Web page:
Survey: ND ag land values slip 3 percent in '17
FARGO, N.D. -- North Dakota farmland sale values declined by 3 percent in 2017, following 8 and 9 percent annual declines for the prior two years, respectively, according to an annual ag land survey.
FARGO, N.D. - North Dakota farmland sale values declined by 3 percent in 2017, following 8 and 9 percent annual declines for the prior two years, respectively, according to an annual ag land survey.
Ag land prices in the Red River Valley on the eastern side of the state declined by 9 percent in 2017, while values elsewhere ranged from declines of 2 percent to increases of 3 percent, the report from North Dakota Chapter of the American Farm Managers and Rural Appraisers said.
Thirty-four professionals reported sales and rental data based on actual 2017 sales and new or existing multi-year cash rental contracts. The report notes that there can be significant variations in physical characteristics of land within counties.
Dwight Hofland, a member of the chapter and senior land manager with Pifer's Auction & Realty in Moorhead, Minn., offered the chapter's customary "member summary" of the market that goes with the report.
Hofland said the price levels of "productive crop and pasture land in North Dakota regained some strength in 2017" and likely established a "firm floor on land values." He said investors and farmers with strong balance sheets continue to purchase land to add to their portfolios. Land inventories are starting to "tighten going into 2018," he said.
Pasture and marginal land also strengthened "due to the dry condition in the western Dakotas," Hofland said. Market conditions that could affect values in 2018 include drought, interest rates, tight profit margins, global commodity demand and trade relationships.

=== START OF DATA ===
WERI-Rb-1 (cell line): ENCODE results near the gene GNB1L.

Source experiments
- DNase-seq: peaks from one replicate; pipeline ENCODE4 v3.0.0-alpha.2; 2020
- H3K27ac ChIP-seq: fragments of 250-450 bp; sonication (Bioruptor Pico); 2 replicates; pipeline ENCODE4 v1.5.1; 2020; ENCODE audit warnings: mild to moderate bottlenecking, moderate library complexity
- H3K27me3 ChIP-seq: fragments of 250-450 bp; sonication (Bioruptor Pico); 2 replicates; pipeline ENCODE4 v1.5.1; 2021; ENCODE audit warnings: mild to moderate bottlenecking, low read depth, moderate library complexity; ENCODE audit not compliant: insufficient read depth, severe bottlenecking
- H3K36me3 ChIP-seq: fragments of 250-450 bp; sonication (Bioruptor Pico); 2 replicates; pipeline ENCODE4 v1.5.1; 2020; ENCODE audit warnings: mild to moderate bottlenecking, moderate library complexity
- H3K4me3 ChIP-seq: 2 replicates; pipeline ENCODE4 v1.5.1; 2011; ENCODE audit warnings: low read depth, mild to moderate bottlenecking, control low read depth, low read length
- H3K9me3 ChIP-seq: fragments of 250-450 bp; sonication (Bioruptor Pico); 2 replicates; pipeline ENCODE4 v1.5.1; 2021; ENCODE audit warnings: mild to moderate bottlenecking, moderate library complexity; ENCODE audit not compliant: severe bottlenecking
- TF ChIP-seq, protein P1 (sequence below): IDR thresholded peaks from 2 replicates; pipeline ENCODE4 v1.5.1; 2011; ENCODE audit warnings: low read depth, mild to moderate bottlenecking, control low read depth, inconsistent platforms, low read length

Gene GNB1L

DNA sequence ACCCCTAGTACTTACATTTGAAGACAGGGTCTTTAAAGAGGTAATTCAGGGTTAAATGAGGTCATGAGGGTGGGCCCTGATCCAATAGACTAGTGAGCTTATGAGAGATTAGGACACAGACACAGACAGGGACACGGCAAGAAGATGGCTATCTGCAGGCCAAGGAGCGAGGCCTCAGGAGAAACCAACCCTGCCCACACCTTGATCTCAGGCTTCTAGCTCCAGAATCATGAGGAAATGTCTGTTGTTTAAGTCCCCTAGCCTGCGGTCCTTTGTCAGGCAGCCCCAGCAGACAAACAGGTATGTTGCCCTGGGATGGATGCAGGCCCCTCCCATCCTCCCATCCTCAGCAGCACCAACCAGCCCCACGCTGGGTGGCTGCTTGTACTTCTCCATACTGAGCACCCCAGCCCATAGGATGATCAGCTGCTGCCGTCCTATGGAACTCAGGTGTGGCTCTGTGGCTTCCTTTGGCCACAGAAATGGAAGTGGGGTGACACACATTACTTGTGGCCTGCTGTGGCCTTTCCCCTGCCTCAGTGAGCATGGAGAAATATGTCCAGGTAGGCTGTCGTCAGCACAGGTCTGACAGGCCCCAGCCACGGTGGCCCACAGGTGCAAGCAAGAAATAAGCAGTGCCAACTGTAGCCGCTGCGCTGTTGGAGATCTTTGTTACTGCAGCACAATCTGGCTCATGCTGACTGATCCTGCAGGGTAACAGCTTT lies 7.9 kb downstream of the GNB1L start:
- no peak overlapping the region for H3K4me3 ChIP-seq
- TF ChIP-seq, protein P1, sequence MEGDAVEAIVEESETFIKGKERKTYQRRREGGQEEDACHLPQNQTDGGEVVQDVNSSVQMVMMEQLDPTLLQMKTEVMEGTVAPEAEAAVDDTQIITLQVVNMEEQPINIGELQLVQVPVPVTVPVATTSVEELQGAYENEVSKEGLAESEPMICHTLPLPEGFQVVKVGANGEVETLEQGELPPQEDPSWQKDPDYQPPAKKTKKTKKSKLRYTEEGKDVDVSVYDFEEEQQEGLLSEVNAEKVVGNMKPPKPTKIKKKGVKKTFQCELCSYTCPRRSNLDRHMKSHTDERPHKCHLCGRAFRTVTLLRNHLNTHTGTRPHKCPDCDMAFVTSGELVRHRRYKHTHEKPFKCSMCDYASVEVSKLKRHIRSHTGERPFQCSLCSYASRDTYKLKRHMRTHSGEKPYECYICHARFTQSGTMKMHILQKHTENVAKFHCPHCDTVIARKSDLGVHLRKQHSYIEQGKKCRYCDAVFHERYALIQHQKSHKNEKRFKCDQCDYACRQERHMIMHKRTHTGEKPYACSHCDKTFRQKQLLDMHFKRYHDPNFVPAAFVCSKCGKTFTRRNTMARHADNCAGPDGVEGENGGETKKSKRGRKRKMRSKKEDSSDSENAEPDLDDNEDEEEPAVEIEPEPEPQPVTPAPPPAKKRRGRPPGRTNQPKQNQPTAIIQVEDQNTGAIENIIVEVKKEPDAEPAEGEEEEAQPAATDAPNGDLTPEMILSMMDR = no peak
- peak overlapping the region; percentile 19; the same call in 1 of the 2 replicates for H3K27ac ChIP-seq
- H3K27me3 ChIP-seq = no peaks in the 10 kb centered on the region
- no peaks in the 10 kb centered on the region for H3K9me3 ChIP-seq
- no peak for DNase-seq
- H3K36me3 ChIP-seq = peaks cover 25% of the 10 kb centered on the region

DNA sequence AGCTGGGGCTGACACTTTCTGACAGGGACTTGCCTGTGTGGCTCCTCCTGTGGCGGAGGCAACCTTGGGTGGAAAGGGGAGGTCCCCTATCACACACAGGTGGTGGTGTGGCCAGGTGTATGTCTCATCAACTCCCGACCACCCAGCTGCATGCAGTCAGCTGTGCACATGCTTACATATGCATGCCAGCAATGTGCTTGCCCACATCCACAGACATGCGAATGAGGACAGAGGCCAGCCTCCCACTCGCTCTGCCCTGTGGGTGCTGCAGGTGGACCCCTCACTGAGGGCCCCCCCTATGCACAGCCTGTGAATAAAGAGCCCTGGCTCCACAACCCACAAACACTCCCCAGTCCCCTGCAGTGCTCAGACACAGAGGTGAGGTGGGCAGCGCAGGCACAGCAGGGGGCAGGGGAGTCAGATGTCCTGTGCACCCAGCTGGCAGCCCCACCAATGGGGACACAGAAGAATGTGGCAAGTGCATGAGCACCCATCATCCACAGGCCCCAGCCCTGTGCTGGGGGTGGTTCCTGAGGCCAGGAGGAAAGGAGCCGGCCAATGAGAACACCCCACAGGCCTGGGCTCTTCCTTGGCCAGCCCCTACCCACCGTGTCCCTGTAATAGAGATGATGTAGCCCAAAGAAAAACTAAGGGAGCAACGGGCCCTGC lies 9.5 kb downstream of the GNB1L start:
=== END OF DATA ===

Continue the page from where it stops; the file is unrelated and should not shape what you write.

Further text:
Land rental rates are a "lagging indicator and often are behind the land real estate markets," he said. Some producers were able to market commodities during an "uptick in the markets this summer prior to harvest."
"Farmers continue to be aware of their fixed costs and targeting variable costs to cut overhead," Hofland wrote. Rental rates continued to be "volatile" with "high demand for quality land" and "a tightening of available rental acres which in turn holds rental rates at arbitrarily high levels."
Here are details on 2017 transactions by region, all expressed as dollars per acre:
Red River Valley
Red River Valley land in six counties saw a mean average price lows of $3,027 per acre in eastern Walsh County to a high of $4,634 in eastern Cass County.
Cass had 49 sales ranging from $3,112 to $5,549 per acre with the mean of $4,634 and a median of $4,516. Grand Forks County saw a range of $1,864 to $5,675 per acre, a mean of $3,791 and a median of $3,425. Traill County had 87 sales, ranging from $1,299 to $6,510 per acre, with mean of $4,038 and a median of $4,167. Richland County had 18 sales ranging from $2,027 per acre $5,333, with a mean of $3,810 and a median of $3,794.
Cropland cash rents ranged from $75 an acre to $225 in eastern Cass County, the highest in the valley, and ranged from $60 to $200 in the three lowest counties in Traill, Pembina and eastern Walsh Counties.
A dozen southeastern North Dakota counties, including western Cass County and Sargent County to the Missouri River, included a wide range.
Western Cass land prices were highest, with 41 sales ranging from $2,551 an acre to $5,276 per acre, with a mean average of $4,118 and median of $4,107. Next highest was Sargent County, with six sales ranging from $3,000 per acre to $4,276 per acre, with a mean of $3,700 per acre and median of $3,621.
Other county mean average cropland sale prices were Barnes, $3,006 per acre; Burleigh, $1,878; Dickey, $3,193; Emmons, $2,540; Kidder, $1,713; LaMoure, 3,141; Logan, $1,745; McIntosh, $2,312; Ransom, $3,500; and Stutsman, $2,417.